What are business bonds?
Bonds, in the business context, are like insurance. They back up a promise to do something; if the promise is breached, the bond pays off to complete the promise. Two common bond-types are:
- Fidelity bonds provide insurance against loss from employee misconduct, such as theft or embezzlement, which is not otherwise covered by a company’s regular insurance coverage. A bond can provide blanket coverage for the actions of all employees or can be tailored to cover one or more specific employees (as is the case with a pension fidelity bond discussed below).
- Surety bonds are contracts involving three parties: the party required to perform (called the ‘principal’), the party for whom the work is being done (called an ‘obligor’), and the party who insures the action of the principal (called the ‘surety’). If the principal fails to perform a job covered by the surety bond or otherwise causes damage or loss to the obligee, then the surety pays the bond amount to the obligee, who can then use the money to complete the job with another company.
There are many variables in determining insurance coverage and premiums, including property values, gross sales, square footage of public areas and payroll. Nevertheless, you should still enlist the services of a licensed agent with a reputable agency to review your coverages, identify gaps in coverage, explain your options, and perhaps put together a customized insurance package for your business. By purchasing all of your policies with one agency, you may be able to take advantage of competitive rates and save money on premiums and deductibles by not overlapping or duplicating coverages.
Some agencies have packages specifically tailored to large and small businesses, with coverages offered by non-affiliated companies, and can offer a network of agents, claims employees and claims offices throughout the country. Whatever your business, look for agencies that offer a special Insurance Program in your field that is designed to protect your entire investment. Some agencies also offer financial services, including assistance in developing savings and investment plans.
Your agent should be someone you have personal rapport with, in an office convenient to your business, who will communicate with you in whatever style is most efficient for you i.e. e-mail, fax, cell phone, and during the hours you may wish to communicate. The actual insurance companies should have sufficient resources to protect your business, and their ratings should be acceptable to such authorities as A.M. Best, Standard & Poor’s and Moody’s.
The following types of coverage are a sampling of available policies, some being usual and customary for both large and small businesses:
- Business Property Insurance will include protection for your building and contents in the event of a direct physical loss. This will vary depending on whether you own your building or not, and can include ‘special perils’ coverage. You may also purchase ‘extended coverage’ over and above what is usual and customary.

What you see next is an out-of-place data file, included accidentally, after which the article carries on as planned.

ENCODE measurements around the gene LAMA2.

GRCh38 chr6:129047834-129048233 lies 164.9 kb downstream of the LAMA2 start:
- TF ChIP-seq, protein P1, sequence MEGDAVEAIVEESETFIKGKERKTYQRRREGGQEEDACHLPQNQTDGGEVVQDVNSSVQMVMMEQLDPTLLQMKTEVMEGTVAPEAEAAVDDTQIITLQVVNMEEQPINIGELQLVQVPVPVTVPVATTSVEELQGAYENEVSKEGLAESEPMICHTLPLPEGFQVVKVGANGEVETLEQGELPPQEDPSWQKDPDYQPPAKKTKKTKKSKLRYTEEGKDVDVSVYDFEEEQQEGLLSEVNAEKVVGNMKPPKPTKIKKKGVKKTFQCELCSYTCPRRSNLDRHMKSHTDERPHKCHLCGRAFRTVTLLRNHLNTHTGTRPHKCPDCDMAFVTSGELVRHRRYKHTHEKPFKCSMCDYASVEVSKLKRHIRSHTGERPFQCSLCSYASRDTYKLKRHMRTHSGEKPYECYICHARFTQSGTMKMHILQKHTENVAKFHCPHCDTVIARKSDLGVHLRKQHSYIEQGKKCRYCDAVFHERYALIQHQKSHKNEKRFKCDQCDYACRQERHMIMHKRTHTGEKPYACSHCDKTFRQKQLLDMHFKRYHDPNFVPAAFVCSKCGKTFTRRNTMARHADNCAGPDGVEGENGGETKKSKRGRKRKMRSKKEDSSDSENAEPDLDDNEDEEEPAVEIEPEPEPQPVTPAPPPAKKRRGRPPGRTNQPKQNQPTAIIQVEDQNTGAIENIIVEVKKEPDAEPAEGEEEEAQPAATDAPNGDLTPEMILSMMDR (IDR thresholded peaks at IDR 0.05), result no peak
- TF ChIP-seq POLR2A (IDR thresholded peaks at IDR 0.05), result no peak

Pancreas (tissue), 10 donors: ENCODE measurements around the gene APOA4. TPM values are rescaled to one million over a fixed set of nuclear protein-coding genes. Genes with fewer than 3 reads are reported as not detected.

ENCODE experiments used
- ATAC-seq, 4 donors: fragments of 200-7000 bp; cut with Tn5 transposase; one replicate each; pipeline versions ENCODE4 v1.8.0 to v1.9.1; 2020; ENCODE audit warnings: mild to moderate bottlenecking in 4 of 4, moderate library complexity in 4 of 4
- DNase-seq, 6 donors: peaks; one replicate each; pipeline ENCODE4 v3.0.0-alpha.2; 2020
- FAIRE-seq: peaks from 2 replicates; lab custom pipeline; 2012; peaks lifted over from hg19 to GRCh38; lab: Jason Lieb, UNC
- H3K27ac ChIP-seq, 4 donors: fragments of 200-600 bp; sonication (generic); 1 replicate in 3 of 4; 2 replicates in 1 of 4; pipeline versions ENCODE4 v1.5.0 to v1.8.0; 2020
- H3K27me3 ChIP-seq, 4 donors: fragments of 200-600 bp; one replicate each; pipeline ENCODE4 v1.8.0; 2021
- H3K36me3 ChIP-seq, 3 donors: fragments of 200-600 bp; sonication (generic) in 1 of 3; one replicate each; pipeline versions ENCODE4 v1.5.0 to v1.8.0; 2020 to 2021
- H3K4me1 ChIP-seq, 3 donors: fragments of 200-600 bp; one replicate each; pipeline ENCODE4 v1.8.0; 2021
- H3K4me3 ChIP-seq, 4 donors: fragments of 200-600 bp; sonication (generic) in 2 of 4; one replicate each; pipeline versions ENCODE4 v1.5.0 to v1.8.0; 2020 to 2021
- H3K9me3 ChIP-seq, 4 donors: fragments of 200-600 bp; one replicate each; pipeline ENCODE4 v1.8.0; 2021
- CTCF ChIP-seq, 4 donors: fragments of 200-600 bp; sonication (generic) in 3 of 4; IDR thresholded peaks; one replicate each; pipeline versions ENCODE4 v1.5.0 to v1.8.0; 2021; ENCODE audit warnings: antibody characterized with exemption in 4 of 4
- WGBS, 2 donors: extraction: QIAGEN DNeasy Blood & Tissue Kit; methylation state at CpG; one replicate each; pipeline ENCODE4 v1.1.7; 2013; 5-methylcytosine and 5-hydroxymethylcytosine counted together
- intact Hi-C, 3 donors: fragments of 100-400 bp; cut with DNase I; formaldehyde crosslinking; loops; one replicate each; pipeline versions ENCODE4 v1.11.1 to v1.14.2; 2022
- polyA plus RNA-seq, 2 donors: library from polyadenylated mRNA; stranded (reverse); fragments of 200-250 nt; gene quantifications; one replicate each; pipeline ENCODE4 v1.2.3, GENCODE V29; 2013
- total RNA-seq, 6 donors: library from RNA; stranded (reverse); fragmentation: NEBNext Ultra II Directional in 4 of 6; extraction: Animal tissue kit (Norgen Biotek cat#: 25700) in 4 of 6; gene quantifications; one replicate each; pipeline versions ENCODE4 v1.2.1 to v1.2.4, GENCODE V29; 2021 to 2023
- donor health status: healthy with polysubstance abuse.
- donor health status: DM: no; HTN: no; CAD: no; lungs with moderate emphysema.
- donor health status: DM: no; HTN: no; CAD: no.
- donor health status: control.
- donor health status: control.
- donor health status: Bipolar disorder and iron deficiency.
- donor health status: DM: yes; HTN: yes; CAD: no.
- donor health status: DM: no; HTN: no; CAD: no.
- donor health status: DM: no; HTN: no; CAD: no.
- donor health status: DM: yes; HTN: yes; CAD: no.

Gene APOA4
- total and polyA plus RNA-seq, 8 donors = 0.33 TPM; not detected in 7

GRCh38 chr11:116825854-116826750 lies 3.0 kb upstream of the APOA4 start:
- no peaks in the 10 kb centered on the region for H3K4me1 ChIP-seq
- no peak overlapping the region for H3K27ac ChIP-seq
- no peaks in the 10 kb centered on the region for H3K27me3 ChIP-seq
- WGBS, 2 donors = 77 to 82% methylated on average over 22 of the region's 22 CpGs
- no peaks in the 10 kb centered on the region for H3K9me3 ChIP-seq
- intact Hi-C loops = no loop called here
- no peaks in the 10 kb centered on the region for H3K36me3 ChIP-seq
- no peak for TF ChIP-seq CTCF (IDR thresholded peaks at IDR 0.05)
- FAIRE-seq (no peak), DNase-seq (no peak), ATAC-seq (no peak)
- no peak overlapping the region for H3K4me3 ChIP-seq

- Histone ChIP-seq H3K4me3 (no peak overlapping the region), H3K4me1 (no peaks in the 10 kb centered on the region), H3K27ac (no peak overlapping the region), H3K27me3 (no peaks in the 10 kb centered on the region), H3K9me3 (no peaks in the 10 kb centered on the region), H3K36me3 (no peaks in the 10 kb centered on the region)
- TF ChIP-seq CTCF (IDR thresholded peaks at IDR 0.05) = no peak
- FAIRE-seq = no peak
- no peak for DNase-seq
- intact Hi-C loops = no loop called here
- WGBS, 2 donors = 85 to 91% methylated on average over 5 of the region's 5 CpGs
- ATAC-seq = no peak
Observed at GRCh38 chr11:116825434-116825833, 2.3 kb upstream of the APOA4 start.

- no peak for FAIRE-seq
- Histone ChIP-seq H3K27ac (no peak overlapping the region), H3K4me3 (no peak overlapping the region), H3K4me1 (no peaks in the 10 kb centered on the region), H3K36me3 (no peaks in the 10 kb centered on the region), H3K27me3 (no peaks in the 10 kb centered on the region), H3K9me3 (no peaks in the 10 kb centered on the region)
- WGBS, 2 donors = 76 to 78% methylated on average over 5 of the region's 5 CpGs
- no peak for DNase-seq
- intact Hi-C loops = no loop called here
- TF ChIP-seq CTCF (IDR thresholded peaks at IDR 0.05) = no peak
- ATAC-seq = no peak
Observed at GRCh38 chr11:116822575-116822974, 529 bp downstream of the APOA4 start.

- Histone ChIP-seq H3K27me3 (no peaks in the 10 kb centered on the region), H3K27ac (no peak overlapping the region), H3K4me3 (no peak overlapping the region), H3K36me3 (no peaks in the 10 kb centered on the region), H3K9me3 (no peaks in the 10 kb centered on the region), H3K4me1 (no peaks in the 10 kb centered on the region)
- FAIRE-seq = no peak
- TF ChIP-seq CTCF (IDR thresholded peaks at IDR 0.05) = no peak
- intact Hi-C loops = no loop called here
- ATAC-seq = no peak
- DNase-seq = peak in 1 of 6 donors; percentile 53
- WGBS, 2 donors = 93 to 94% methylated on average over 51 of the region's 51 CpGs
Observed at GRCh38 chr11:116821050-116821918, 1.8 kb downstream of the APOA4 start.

- Wind and Flood Insurance may be necessary depending on your location, and may be offered in one policy or separate policies.
- Business Interruption Insurance will cover loss of income for a specified period for a covered loss.
- General Liability Insurance can include bodily injury liability (for injuries to other people in connection with your business), property damage (for damage to the property of others), personal injury liability (for wrongful entry, libel, slander, false arrest), advertising liability (for publishing inaccurate information resulting in slander or libel, violation of privacy, wrongful copying and infringement), liquor liability, legal defense, product liability, products/completed operations, and contracts. May include a $1,000,000 limit.
- Umbrella Excess Liability Insurance will include excess limits over your primary policy’s $1,000,000 underlying limit.
- Commercial Automobile Insurance can include auto liability (should you be sued as a result of an accident), collision (to cover damage to your vehicle), comprehensive (damage caused by fire and theft, and broken glass), and rental reimbursement (while your vehicle is unusable due to a covered loss).
- Workers’ Compensation Insurance as required by your state for on-the-job injury and occupational disease.
- Group Insurance for Employees can include basic term life, accidental death & dismemberment, business travel accident, optional term life, dependent term life, group universal life, group variable universal life, long-term care, short-term disability and long-term disability.
- Cargo Insurance will cover your inventory while it is in transit or being stored.
- Tool & Equipment Insurance will cover these items while in the company vehicle or at a job site.
- Crime Insurance will cover loss due to burglary, robbery, dishonest employees, etc.
- Contractor Insurance will cover losses of an artisan contractor.
- Independent Distributor Insurance will cover losses of vendors of various products, and may also cover different types of portable computer equipment and articles in storage.
- Carpet and Restoration Specialist Insurance is specifically for the cleaning and restoration services industry and includes commercial auto insurance, general liability, workers’ compensation, inland marine, business property and umbrella liability.
Be certain to define and understand who is covered by these policies. Persons essential to the ownership/operation of your business may need to be insured against disability and death by a special policy. If you have a problem with your insurance that your agent cannot help you with, then you should speak with the claims manager of the agency. If you do not get satisfaction from the claims manager, then contact your state insurance regulatory agency, customer service division.